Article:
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007 Facts: LIVE AND LET DIE

LIVE AND LET DIE is a 1973 film, the eighth in the James Bond series to be produced by Eon Productions, and the first to star Roger Moore as the fictional MI6 agent James Bond.

Live and Let Die is a 1973 British spy film, the eighth in the James Bond series to be produced by Eon Productions, and the first to star Roger Moore as the fictional MI6 agent James Bond.

Produced by Albert R. Broccoli and Harry Saltzman, it was the third of four Bond films to be directed by Guy Hamilton.

LIVE AND LET DIE Facts

  • Back to Jamaica for Live And Let Die with a new Bond, Roger Moore.
  • Jamaica became the fictional island San Monique.
  • 14 November 1972 marked the first day of filming with director Guy Hamilton on location in Jamaica on the coast just beyond Reynolds Aluminium on the road from Ocho Rios to St. Anne’s Bay. The second location on the same day was the Int/Ext Hotel Reception & Tarot Card Shop: Sans souci Hotel, Ocho Rios.
  • When scouting locations, Syd Cain saw a sign ‘Trespassers Will Be Eaten’. The owner of the Kananga’s Swamp Safari, Ross gave Syd a tour. Scenes here were then written into the script. The producers liked Ross’ name enough to change Mr. Big’s alter ego after him. The character’s original name Jakata was changed to Kananga.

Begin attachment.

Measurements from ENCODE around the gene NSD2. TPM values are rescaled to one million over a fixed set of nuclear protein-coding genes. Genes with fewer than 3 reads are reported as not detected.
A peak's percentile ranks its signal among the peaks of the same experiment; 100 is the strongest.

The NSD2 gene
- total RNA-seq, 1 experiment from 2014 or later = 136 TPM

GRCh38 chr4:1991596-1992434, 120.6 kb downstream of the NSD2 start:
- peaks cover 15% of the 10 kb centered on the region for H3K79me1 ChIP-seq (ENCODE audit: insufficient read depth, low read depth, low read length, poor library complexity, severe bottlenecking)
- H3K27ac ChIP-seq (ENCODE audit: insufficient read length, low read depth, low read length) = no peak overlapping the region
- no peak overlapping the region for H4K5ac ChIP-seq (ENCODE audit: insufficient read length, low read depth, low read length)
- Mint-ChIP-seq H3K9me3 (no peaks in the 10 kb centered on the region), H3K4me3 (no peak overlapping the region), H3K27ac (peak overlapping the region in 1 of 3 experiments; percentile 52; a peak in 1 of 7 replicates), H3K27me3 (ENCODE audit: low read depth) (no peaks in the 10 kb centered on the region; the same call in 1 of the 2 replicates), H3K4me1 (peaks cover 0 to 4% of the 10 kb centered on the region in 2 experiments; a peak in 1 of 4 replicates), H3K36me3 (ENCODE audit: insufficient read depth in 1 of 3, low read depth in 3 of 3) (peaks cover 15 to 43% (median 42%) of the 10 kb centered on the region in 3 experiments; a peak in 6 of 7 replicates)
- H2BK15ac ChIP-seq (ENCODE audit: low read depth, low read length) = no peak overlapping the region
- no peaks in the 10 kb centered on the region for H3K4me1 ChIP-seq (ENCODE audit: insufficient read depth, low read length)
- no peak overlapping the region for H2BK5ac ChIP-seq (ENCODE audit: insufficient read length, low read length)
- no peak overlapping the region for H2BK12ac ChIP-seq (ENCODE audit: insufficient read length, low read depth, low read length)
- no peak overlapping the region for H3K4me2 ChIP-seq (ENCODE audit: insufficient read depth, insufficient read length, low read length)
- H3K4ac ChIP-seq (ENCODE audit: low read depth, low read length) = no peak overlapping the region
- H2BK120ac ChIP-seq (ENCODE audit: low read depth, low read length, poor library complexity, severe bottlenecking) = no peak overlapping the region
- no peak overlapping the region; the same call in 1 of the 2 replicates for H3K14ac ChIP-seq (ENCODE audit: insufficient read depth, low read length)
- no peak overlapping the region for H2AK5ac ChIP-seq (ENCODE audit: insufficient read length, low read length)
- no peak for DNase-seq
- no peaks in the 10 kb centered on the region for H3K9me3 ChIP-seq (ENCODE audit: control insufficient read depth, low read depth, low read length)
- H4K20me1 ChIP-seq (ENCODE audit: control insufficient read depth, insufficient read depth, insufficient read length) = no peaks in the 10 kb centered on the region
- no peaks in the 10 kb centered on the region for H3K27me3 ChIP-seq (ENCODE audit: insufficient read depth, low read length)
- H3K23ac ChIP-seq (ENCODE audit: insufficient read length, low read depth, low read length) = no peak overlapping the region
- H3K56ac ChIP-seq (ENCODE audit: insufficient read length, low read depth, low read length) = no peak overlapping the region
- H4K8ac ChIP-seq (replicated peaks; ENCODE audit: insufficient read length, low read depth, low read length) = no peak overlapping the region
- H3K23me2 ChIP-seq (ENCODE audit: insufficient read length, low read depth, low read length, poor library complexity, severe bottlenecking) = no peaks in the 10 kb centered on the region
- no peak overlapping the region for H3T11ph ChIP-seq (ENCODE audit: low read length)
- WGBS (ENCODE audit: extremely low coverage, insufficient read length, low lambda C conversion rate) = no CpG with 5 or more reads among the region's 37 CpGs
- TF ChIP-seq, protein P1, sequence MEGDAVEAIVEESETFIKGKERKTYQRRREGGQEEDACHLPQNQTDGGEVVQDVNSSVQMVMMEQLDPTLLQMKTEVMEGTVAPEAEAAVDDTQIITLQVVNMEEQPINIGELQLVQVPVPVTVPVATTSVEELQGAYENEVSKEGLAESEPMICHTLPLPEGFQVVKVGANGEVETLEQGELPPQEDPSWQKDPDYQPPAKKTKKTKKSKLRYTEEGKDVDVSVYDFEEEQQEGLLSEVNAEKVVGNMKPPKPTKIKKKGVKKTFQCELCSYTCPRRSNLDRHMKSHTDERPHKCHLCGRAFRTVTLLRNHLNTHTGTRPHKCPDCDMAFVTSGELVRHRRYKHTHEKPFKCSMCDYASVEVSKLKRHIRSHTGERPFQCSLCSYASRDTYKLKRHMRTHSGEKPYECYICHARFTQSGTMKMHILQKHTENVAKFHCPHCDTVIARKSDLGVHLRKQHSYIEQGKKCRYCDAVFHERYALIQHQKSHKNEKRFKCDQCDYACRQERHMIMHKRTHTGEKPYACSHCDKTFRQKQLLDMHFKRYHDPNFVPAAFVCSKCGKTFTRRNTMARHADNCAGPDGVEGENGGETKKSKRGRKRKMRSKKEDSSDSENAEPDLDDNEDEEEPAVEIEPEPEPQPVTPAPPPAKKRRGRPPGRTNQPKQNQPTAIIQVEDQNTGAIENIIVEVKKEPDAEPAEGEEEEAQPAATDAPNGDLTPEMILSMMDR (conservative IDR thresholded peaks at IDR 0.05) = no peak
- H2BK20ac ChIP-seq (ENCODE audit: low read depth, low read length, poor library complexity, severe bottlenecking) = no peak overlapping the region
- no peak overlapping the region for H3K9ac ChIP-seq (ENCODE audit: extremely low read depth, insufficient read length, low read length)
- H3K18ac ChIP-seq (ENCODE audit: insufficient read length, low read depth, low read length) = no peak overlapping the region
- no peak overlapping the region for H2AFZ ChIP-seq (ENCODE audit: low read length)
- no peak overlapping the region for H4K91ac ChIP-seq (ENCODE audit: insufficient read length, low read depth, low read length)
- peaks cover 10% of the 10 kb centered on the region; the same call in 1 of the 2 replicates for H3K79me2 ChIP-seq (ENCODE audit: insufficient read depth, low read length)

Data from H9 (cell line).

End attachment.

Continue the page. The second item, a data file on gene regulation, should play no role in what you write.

• Ross Kananga agreed to double for Bond for the stepping stone crocodile scene. The scene required Ross to run across the backs of a line of real crocodiles. On the third attempt one of the crocs whipped around and bit the heel of his shoe off. Ross commented ‘They’re expecting me.’ And Director Guy Hamilton said ‘It’s getting too dangerous now.’ Ross asked to try it one more time. They got the shot.
  • For the double decker bus chase scene – the bus was converted for the stunt in London and shipped to location in Johnson Town, Lucea, Jamaica. Bond is required to drive the bus under a low bridge, so the top deck rested on a sliding mechanism that enabled it to slice clean off when it hit the bridge. Not only was the bus customised, but the bridge was also purpose-built. Syd Cain designed it and Leon Davis supervised the construction around a steel framework. Everything worked will in the first take and the results looked both amusing and spectacular.
  • 15 November 1972Rosie Carver (GLORIA HENDRY) and Roger Moore have their first kiss at a picnic in a clearing – Ruins, Ocho Rios.  The picnic scene with Bond and Rosie Carver marked the first interracial romance in a Bond film.
  • 27 December 1972 Last day of filming on location in Jamaica with Ross Kananga at the Jamaica Swamp Safari, Falmouth.
  • The scarecrow mannequins that spook Rosie in the picnic scene were designed by Derek Meddings and built by Peter Biggs and his team. Derek Meddings is known for his miniature work on Fireball XL5, Stingray, and Thunderbirds. Live And Let Die marked his first venture on Bond films followed by The Man With The Golden Gun, 1974, The Spy Who Loved Me, 1977, Moonraker, 1979, For Your Eyes Only, 1981 and GoldenEye, 1995. (Peter Lamont)
  • Bus instructor Maurice Patchett who drove the bus in the chase sequence, rehearsed in Jamaica for 6 weeks before filming. (James Bond Archives, Taschen)
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